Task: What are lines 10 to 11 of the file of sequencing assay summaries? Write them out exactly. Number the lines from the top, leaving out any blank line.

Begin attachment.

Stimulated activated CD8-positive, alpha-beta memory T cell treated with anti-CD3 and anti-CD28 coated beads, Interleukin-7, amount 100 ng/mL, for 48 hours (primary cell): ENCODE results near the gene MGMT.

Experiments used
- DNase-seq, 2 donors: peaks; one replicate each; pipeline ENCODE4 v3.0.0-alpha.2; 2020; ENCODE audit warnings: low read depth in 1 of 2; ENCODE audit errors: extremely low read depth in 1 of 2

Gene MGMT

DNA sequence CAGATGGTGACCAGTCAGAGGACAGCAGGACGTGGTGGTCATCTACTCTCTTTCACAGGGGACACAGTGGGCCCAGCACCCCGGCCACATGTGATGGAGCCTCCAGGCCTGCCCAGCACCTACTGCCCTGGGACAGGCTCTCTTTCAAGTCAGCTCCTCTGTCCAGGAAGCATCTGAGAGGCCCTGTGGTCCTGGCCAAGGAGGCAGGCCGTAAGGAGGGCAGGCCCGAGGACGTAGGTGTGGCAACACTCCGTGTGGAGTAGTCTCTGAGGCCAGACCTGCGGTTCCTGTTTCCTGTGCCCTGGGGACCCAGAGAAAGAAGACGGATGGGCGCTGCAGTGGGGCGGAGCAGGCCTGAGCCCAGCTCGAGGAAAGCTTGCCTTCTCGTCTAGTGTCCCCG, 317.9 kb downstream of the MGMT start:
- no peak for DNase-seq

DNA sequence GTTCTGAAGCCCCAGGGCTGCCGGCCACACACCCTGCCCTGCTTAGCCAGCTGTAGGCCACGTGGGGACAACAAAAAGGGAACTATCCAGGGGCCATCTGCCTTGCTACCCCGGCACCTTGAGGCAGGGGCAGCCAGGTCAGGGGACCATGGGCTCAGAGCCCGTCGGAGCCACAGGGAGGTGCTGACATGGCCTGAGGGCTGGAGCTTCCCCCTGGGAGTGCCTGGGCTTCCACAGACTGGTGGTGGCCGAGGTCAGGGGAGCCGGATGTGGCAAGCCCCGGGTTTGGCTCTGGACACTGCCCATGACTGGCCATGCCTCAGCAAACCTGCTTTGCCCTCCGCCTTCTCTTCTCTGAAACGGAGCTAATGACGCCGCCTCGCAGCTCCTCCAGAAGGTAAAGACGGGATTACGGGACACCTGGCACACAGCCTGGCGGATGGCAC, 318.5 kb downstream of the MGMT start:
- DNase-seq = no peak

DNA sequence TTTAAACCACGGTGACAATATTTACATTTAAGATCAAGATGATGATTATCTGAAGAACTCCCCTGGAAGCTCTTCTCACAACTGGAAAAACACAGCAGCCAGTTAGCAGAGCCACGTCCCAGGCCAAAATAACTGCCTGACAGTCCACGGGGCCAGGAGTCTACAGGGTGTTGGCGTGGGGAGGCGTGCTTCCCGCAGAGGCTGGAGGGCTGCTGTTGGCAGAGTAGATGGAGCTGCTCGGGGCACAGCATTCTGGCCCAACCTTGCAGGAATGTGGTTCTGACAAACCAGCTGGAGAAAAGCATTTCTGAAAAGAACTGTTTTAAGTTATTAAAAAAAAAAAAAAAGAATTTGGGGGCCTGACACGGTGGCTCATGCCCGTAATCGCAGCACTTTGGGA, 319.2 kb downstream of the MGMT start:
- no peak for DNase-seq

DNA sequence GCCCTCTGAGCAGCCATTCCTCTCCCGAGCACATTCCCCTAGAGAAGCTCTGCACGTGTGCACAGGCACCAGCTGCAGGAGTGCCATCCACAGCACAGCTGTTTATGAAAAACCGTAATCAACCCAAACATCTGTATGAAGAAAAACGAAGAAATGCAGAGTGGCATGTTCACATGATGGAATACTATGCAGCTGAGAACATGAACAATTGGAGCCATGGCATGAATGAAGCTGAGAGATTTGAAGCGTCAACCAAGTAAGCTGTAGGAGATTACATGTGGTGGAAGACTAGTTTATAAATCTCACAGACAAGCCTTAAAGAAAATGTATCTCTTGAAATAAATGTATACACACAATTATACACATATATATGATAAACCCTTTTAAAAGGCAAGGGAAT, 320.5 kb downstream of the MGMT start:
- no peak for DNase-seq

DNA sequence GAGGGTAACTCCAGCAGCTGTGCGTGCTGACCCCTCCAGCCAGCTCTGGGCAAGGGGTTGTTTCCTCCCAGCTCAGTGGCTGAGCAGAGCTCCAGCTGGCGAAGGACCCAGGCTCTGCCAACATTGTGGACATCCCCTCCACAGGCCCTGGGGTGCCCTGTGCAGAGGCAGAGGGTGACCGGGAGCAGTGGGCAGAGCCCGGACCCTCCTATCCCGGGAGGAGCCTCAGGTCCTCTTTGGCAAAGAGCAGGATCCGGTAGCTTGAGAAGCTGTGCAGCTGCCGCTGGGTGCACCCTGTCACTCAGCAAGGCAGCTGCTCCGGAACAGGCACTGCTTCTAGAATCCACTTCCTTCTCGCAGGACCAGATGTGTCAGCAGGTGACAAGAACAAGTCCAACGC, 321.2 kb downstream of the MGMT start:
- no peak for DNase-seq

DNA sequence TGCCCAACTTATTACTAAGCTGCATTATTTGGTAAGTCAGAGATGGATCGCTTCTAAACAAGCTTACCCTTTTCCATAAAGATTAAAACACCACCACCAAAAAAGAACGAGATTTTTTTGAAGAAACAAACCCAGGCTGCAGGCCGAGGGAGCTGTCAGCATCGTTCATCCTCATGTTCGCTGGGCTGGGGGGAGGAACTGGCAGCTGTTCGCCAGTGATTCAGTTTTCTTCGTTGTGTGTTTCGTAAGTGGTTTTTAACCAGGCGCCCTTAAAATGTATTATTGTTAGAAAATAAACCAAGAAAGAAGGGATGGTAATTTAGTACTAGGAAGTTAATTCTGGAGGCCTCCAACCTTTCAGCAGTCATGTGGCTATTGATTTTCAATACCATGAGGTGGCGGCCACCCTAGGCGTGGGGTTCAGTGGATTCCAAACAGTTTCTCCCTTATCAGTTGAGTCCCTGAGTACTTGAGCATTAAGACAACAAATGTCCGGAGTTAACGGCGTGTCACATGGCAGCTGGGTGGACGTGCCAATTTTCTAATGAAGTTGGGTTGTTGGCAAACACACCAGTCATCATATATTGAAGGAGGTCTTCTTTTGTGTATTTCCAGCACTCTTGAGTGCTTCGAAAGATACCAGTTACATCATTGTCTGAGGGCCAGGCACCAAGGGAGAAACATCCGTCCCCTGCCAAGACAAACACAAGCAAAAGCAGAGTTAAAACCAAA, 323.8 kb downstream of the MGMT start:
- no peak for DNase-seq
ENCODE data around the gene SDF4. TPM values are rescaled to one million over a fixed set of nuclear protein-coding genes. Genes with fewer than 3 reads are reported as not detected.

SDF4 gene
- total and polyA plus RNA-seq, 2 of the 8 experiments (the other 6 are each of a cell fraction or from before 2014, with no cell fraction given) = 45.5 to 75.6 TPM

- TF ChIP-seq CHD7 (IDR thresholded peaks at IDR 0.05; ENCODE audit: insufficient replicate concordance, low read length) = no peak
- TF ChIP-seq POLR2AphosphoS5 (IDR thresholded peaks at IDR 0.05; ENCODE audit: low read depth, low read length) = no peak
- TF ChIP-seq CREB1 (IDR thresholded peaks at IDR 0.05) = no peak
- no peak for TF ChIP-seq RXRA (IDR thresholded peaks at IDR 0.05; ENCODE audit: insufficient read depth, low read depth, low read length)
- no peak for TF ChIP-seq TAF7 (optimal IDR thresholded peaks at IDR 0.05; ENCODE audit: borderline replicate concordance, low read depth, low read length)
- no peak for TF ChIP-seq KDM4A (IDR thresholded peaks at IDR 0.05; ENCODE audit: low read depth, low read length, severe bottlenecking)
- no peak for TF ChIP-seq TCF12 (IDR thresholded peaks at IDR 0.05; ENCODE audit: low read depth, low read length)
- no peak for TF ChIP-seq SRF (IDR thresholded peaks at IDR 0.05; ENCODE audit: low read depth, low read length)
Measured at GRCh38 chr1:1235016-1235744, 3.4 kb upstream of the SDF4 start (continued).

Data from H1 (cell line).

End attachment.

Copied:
- no peak for DNase-seq

DNA sequence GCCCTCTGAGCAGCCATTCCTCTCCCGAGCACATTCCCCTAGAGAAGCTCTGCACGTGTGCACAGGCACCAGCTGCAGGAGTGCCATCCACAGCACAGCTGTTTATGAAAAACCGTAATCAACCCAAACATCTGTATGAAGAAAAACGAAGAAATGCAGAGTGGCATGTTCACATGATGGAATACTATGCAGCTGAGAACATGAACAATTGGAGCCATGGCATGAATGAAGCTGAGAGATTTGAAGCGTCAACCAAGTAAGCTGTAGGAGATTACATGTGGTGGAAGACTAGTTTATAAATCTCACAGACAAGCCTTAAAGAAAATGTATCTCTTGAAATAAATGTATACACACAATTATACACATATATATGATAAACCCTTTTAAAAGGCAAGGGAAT, 320.5 kb downstream of the MGMT start: